Humanitarian leaders and their organizations talk a lot about listening to what citizens in developing countries want. The UN is taking it so seriously that it launched a survey as a part of its effort to determine what will replace the Millennium Development Goals.
“Not until I spent three weeks staying in a village did I feel like I was getting truthful information about what the community really needed and wanted,” said one worker in Lebanon to researchers with the US-based CDA Collaborative.
That anecdote is just one of many that are used to highlight the importance of listening, and other aid buzzwords like ‘inclusive’, ‘participatory’, and more.
Problem is that all the talk does not necessarily add up to action. Jeffrey Hammer recently recounted a story for the World Bank Blog about the Chief Minister of the province of Punjab, Pakistan. Minister Shahbaz Sharif called out development professionals for not answering the questions he needs to learn from.
“Should I put more money into transport? Infrastructure (power, roads, water)? Law and order? Social services? Or what? And where am I going to get the money?” asked Sharif at the event.
These are the kinds of questions that economists can answer, says Hammer, but were not being discussed at the event. He challenged his fellow economists to consider their research and policy prescriptions in a more political manner, one that understands that trade-offs have to be made.
“When someone says “we should have more “X” because we have evidence that it works”, the response should be “compared to what?” What should we cut in order to promote your particular interest?” challenges Hammer.
All political considerations are not created equal. As Ben Leo of the Center for Global Development found, donors who think mainly about their own needs and preferences risk ignoring the people they intend to impact.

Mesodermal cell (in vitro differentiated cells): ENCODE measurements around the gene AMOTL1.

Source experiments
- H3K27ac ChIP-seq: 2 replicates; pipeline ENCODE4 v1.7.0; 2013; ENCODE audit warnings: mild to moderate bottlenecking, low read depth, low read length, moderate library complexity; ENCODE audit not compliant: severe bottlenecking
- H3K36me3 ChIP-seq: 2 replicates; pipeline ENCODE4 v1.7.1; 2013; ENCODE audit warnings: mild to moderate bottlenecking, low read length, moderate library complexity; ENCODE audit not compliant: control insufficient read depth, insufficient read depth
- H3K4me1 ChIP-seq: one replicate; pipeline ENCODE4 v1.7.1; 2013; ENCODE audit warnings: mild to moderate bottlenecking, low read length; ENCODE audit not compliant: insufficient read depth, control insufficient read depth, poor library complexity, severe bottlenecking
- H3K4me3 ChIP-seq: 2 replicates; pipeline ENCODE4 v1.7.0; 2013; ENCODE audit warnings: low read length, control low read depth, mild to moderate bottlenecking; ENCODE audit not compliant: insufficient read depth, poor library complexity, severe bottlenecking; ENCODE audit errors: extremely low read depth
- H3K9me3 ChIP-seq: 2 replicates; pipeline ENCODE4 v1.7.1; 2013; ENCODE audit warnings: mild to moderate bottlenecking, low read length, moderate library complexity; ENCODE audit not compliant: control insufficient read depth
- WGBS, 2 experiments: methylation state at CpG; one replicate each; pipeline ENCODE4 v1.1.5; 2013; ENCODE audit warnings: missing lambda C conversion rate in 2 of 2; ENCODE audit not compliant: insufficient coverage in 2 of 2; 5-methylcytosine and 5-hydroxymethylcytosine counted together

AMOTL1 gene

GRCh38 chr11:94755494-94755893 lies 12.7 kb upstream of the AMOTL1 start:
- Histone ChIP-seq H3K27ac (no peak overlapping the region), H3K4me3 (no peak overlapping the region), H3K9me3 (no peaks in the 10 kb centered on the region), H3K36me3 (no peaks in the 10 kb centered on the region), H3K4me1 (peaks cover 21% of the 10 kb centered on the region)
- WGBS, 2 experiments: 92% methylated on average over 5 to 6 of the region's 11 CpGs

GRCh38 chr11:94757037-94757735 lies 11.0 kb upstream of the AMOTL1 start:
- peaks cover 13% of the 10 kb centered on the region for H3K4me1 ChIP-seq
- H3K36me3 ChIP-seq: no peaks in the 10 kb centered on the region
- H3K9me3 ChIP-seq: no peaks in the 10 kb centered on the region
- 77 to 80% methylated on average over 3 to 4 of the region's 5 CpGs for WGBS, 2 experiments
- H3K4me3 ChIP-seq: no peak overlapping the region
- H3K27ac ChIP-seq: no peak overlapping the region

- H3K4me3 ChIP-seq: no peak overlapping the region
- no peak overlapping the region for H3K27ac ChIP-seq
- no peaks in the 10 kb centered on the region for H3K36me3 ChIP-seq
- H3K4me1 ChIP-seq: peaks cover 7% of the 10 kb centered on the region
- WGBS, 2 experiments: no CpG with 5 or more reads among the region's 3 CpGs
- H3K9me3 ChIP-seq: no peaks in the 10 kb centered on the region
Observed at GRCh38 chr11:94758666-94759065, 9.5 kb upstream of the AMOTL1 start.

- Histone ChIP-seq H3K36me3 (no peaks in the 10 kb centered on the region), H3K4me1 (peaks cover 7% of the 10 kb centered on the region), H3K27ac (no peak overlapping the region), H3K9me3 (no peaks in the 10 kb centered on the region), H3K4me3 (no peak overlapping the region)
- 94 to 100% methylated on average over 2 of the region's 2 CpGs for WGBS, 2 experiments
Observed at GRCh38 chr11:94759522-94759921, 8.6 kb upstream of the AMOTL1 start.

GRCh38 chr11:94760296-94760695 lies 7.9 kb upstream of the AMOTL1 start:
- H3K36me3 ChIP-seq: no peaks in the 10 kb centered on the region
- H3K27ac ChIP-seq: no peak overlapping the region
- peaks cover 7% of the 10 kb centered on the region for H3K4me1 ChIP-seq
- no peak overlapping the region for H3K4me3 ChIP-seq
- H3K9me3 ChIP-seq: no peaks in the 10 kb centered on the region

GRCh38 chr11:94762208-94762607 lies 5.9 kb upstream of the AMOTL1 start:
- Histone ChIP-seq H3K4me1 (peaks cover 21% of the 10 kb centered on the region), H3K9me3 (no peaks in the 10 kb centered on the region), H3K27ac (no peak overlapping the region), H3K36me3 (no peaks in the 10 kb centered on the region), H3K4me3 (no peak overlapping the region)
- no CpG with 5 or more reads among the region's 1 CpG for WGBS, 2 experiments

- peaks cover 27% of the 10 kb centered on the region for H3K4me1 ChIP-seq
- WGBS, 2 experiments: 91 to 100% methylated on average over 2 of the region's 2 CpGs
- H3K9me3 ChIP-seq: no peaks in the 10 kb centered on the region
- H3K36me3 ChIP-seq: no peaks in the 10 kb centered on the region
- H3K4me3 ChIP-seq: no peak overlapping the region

His conclusions were based on a survey conducted by Afrobarometer that measures what people in Africa think are the most important issues in their lives. It comes at little surprise that the things people say matter most do not necessarily align with aid and development programs.
“There are some major African and Latin American countries where very little of US assistance focuses on what people care most about,” said Leo, in the CGD podcast.
When surveyed, Africans say they are concerned with jobs, infrastructure, financial enabling policies and inequality. The often funded areas of health, education, and insecurity only appear on roughly 15% of survey responses.
“What these surveys are likely telling us is that the common caricatures about what Africans want the most (or need the most) does not necessarily fit with what ordinary Africans actually say when given the chance,” blogs Leo.
Much like Hammer, Leo says that there is a need to consider different policy questions when it comes to US foreign aid policy. Among the many changes recommended, the most basic comes down to continuing to simply ask people what they want and what matters most in their lives.